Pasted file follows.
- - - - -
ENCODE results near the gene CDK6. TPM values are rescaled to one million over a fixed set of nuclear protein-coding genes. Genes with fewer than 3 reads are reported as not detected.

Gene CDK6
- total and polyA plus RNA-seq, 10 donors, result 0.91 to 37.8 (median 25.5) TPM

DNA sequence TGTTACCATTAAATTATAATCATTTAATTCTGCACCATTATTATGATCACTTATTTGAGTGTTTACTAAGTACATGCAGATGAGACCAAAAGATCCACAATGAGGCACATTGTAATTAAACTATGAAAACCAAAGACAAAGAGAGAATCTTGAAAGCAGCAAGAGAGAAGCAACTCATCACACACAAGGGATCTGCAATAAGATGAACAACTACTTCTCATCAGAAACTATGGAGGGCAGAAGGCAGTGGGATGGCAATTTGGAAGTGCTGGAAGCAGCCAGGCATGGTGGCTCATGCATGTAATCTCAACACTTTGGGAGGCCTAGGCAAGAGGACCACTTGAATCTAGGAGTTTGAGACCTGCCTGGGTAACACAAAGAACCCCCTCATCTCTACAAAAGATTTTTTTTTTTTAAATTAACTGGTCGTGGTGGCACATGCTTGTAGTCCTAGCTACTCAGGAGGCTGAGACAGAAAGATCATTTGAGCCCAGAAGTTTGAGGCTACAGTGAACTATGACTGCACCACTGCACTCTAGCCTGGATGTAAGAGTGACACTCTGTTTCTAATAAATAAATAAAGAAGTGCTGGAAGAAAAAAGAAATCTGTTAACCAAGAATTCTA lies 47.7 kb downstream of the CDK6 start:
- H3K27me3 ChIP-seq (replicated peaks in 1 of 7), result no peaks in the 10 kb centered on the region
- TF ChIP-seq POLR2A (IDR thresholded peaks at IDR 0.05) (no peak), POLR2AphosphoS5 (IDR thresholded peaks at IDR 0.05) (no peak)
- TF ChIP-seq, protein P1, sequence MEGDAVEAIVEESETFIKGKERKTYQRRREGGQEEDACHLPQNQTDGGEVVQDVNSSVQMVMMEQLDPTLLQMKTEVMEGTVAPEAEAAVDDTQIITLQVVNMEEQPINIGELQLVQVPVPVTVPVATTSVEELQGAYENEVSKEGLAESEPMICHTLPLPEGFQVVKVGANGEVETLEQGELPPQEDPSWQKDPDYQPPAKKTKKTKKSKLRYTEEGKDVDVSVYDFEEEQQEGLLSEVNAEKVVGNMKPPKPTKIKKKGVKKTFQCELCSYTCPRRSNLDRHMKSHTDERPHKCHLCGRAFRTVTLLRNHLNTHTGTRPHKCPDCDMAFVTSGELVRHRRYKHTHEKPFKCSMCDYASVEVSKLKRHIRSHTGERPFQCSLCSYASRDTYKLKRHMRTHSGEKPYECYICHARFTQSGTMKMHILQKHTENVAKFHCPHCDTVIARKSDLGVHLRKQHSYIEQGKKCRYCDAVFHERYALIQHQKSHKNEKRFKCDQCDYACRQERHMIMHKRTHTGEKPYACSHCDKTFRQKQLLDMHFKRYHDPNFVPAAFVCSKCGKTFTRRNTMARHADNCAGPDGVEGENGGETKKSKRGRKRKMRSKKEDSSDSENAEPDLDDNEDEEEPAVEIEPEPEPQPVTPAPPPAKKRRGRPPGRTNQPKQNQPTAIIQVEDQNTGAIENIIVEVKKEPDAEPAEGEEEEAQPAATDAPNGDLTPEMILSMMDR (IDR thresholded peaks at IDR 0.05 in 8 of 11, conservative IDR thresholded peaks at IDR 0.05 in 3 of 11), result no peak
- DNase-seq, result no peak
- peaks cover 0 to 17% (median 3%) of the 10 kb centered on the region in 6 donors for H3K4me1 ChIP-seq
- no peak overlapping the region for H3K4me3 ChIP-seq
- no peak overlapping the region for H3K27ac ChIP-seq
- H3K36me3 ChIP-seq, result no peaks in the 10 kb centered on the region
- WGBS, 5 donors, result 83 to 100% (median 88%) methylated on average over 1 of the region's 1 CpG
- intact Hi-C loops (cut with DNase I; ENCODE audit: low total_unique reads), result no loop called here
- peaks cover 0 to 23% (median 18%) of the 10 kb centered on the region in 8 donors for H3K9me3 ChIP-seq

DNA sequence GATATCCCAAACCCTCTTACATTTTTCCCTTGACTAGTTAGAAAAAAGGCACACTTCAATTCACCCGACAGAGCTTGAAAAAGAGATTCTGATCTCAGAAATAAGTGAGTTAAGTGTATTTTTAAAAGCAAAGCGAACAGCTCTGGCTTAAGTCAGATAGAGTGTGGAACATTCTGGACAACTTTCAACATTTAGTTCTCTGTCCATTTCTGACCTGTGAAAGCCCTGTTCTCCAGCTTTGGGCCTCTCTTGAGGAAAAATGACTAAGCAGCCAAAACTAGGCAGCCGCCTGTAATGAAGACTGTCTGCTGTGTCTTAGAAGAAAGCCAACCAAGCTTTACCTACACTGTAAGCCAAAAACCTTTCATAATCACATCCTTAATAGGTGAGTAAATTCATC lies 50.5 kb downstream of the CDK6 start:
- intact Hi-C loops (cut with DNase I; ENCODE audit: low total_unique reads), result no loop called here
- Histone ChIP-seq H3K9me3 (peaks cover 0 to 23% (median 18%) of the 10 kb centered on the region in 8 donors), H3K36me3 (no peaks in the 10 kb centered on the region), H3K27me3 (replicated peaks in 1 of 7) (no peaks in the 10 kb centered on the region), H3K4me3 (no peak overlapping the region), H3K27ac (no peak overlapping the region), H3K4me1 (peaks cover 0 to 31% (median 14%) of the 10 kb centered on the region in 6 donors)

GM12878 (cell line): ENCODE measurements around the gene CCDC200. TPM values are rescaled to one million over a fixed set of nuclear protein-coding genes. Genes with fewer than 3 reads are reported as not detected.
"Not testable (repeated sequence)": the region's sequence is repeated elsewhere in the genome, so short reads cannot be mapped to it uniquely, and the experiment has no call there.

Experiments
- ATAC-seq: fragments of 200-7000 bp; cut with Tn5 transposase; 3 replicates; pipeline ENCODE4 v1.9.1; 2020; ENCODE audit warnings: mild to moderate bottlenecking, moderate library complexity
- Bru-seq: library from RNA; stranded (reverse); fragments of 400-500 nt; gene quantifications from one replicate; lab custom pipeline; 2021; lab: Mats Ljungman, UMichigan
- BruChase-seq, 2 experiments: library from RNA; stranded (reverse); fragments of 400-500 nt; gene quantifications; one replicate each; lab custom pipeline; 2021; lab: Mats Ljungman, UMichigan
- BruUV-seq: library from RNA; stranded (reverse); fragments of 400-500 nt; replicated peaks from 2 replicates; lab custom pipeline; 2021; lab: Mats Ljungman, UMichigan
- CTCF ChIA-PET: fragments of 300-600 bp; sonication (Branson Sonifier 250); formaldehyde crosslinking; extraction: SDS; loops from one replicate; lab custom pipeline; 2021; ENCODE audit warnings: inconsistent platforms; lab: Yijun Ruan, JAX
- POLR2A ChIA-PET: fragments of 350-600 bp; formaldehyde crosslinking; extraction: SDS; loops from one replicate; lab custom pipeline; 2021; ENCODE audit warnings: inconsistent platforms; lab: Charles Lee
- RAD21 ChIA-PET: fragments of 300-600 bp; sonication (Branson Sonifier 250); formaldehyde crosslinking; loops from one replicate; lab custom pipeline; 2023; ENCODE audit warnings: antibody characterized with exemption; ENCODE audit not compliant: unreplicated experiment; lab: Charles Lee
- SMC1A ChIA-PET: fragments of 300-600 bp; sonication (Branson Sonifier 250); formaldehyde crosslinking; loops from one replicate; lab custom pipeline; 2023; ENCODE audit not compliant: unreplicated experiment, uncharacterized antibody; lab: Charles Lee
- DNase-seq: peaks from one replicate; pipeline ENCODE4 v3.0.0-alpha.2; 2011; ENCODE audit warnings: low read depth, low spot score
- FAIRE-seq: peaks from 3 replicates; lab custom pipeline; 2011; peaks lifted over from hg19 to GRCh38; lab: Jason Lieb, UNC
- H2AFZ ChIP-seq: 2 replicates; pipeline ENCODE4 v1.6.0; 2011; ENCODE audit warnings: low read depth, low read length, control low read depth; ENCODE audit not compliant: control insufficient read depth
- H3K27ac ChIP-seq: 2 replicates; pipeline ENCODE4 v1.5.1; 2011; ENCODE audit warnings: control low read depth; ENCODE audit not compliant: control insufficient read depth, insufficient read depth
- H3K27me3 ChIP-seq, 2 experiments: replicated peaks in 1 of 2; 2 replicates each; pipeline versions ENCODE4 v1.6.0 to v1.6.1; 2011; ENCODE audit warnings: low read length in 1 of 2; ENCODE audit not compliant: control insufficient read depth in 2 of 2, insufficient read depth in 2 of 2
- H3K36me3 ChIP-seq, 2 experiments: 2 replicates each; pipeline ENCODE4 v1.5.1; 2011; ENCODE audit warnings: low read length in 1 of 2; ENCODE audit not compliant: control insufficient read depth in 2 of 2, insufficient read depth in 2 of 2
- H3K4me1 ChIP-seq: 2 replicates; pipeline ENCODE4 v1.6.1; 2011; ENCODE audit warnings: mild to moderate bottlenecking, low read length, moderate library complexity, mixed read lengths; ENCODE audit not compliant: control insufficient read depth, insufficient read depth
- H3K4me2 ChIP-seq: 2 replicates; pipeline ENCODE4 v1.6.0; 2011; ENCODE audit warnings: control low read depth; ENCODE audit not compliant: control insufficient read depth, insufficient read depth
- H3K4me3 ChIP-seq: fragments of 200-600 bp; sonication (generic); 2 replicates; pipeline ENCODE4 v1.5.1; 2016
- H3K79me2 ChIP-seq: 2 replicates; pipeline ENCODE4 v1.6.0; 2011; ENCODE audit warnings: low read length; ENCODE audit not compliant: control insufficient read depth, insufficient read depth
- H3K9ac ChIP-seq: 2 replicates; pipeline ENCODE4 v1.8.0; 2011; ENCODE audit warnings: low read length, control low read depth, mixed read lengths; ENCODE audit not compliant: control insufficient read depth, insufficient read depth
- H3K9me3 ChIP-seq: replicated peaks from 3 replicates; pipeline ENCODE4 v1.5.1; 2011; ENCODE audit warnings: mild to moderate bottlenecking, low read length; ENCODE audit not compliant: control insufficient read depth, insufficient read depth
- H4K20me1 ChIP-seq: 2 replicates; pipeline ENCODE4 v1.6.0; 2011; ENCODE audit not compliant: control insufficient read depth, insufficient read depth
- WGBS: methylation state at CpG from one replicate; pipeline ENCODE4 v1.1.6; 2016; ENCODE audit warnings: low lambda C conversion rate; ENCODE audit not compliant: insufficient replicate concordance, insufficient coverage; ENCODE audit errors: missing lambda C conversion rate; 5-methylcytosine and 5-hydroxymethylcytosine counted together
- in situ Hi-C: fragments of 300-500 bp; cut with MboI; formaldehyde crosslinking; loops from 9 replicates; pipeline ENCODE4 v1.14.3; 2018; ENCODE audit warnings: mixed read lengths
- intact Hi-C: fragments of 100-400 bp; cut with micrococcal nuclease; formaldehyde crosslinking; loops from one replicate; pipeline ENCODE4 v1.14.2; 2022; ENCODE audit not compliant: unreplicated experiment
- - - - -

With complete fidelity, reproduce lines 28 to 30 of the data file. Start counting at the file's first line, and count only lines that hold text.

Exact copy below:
- RAD21 ChIA-PET: fragments of 300-600 bp; sonication (Branson Sonifier 250); formaldehyde crosslinking; loops from one replicate; lab custom pipeline; 2023; ENCODE audit warnings: antibody characterized with exemption; ENCODE audit not compliant: unreplicated experiment; lab: Charles Lee
- SMC1A ChIA-PET: fragments of 300-600 bp; sonication (Branson Sonifier 250); formaldehyde crosslinking; loops from one replicate; lab custom pipeline; 2023; ENCODE audit not compliant: unreplicated experiment, uncharacterized antibody; lab: Charles Lee
- DNase-seq: peaks from one replicate; pipeline ENCODE4 v3.0.0-alpha.2; 2011; ENCODE audit warnings: low read depth, low spot score